With Is The Is Are, DIIV’s sophomore LP, indie-noise dreamer Zachary Cole Smith is letting loose a few unwelcome demons.

Taken from the Fame Issue of Wonderland.

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“The first album, Oshin, was about water, if the second was about fire, people would be like, ‘What the fuck? This doesn’t make any sense’,” says Zachary Cole Smith, singer of DIIV, who goes by his middle name rather than his first. He’s got a point.

Over the past two years, Cole has publicly wrestled with drug addiction following his high profile arrest for heroin possession alongside his girlfriend Sky Ferreira, before a gig in New York state. Predictably, the media dragged the couple’s names through the muck. Smith went to ground, entering rehab (though not completing it) and channeling his energy into DIIV’s forthcoming double record, Is The Is Are. “Making something honest and personal, taking everything that happened and running with it. I wanted to make something powerful and potentially transcendent. I saw it as a rebirth, to change the conversation from people talking about everything but the music, to finally talking about the music again.”

The result is a very, very good album. Its 17 tracks are quintessentially DIIV, still dreamily reaching out with broad, open-palmed soundscapes that wind round and round your head with an intense, melodic focus. But many of the songs bear a new, rawer feel that evokes Joy Division at their most taut and cornered. Talking about the music, ironically, bends conversation back to Smith’s troubles: a miasma of drugs, doom and destruction spurred on the record’s darkest, most powerful moments, such as the bleak “Mire (Grant’s Song)” or “Bent (Roi’s Song)”.

“‘Roi’s Song’ was hard to get through. Even recording it, I kept losing it,” Cole admits. “The story behind it is that me and a friend kept bumping into each other at various points when… umm, we were going through the throes of, umm, whatever we were going through and trying to hide it. When I recorded it, my friend was still out on the street and using, and it was sad and dangerous and I was worried what was going to happen to him. It was really important to root everything in real experiences to make the record honest. It felt like all my deepest, darkest secrets were common knowledge [after the arrest]. So in response to that, people needed answers, they needed to know how I got to that point.”

Though on this occasion he wrestles, rather sweetly and awkwardly, with the terminology around his using and recovery, the lyrics on Is The Is Are are rarely abstract, more often brutal stabs of language that both humanise and confront his addiction. He’s just as frank on the band’s Tumblr page, posting lyrics and diary-like entries in an unfiltered stream-of-consciousness. Smith speaks frequently of alienation and miscommunication, acutely aware that his name has been clickbait for two years or more.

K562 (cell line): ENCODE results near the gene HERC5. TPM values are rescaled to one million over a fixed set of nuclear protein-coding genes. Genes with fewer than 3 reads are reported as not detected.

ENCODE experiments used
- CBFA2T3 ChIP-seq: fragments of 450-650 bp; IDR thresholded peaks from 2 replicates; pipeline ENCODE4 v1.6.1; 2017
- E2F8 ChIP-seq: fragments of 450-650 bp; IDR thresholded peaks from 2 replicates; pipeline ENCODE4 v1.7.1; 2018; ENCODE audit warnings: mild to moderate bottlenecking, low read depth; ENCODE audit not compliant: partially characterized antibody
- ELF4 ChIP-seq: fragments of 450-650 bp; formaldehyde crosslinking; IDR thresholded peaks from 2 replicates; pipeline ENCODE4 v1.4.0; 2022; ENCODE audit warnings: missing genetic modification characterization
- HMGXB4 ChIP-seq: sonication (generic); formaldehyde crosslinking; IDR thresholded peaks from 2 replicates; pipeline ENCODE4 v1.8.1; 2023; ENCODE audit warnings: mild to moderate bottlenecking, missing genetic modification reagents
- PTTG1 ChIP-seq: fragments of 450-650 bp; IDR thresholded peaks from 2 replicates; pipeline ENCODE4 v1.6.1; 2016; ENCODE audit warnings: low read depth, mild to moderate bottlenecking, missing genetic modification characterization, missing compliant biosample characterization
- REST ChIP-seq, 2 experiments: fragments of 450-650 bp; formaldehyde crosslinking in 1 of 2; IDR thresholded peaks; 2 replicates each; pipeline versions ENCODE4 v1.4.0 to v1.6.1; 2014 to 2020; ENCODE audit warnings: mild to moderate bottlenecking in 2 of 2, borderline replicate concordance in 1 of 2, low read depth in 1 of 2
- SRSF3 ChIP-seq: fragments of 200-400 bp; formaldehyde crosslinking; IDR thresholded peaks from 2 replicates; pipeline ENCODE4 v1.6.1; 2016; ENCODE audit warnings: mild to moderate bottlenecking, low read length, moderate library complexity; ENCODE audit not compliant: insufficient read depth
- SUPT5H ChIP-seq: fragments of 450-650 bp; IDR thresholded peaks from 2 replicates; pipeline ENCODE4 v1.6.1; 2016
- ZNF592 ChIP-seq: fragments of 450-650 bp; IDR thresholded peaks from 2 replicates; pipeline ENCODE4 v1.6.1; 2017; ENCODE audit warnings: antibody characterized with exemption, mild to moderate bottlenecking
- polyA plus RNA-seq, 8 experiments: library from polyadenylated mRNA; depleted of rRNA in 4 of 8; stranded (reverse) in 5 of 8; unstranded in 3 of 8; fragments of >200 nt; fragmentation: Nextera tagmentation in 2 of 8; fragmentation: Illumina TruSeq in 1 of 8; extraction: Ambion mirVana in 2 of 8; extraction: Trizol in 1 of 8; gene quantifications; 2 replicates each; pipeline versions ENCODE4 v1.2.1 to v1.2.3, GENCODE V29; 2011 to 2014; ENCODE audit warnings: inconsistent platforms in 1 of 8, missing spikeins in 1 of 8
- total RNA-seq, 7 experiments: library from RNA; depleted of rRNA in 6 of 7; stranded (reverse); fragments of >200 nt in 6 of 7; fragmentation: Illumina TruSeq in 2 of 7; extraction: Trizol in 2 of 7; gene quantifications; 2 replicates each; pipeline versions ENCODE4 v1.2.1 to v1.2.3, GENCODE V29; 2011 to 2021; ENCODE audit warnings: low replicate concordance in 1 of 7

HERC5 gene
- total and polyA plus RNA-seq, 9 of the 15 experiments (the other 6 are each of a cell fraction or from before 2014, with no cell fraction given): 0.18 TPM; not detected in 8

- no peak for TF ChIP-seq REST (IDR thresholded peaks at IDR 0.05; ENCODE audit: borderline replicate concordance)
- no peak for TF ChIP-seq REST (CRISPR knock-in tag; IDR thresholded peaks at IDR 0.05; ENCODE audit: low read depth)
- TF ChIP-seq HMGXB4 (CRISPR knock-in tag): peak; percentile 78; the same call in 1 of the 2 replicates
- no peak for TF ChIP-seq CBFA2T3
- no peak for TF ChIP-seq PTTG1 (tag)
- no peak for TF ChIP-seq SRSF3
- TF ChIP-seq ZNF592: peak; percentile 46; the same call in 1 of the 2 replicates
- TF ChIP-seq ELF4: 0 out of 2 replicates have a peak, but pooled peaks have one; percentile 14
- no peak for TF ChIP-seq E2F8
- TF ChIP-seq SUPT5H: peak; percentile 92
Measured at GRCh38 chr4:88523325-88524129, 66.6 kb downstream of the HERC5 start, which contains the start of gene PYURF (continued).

“It’s some of the most direct music I’ve made,” he agrees, “because the past couple of years has been me being completely misunderstood, and not feeling like the person I really am. The public’s opinion of me is so far from what I’m actually like.” They see you as a rock star cliché? “Like King Asshole or something,” Cole sighs. “People wanted to know about my personal life but not the actual me, they wanted to create their own version. Like so many others, I’m fascinated with the doomed rock ’n’ roll archetype, but the experiences I’ve had have lent a human element to their stories as well. It changed the way I see them – it’s not glamorous, it’s more sad. The relationship between drugs and rock ’n’ roll is older than God, but this record is kind of a new entry in the discourse.”

Cole’s transparency is admirable – he’s opening up a discussion around drug abuse, a conversation that’s healthy – but it doesn’t stop haters from hating. “Everything I’m talking about on the record doesn’t just exist in the past,” Cole says, quietly. “You’re recovering for the rest of your life, because there’s always the possibility of falling back into where you were. It’s something I struggle with every second. I have vivid dreams every night where I’m out on the street and trying to find the drug dealer… it haunts me. I don’t just want to be ‘the heroin band’, but it was necessary to engage with that stuff. People will take my story and use it as a jumping-off point to criticise. Obviously not everyone is going to like the album but being in such a vulnerable place, it might hurt me. It’s definitely liberating though, to finally say my piece. I never even got to make a statement, everyone who worked with us said, ‘You can’t say anything’. Two years later and I’m allowed to say something, but it’s hard.”

Is The Is Are, Cole admits, is an autobiography, albeit an unfinished one.“‘Under the Sun’ and ‘Loose Ends’ are outside of the drug story, they’re about people and about love. On Tumblr I wrote about ‘Under The Sun’, that I wouldn’t have gotten out of [addiction] without love. The solution, on the record, is love,” Cole – who is still with Ferreira and whom he calls “brilliant” and “inspirational” – insists. “Those tracks are levity, I’m pointing to them as the light in the situation. My life wasn’t all death and doom, it hovered over and permeated everything I did, but me and Sky had great times.” Indeed despite the turmoil, the album is as much a celebration of love as it is a nod to near-death.Three quarters of the way into our chat, he lets out an unexpected laugh. “It’s straight-out recovery speak, but you take one day at a time and that’s what I’m doing… I can’t go back.”

Photographer: Charlotte Hadden

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Words: Taylor Glasby

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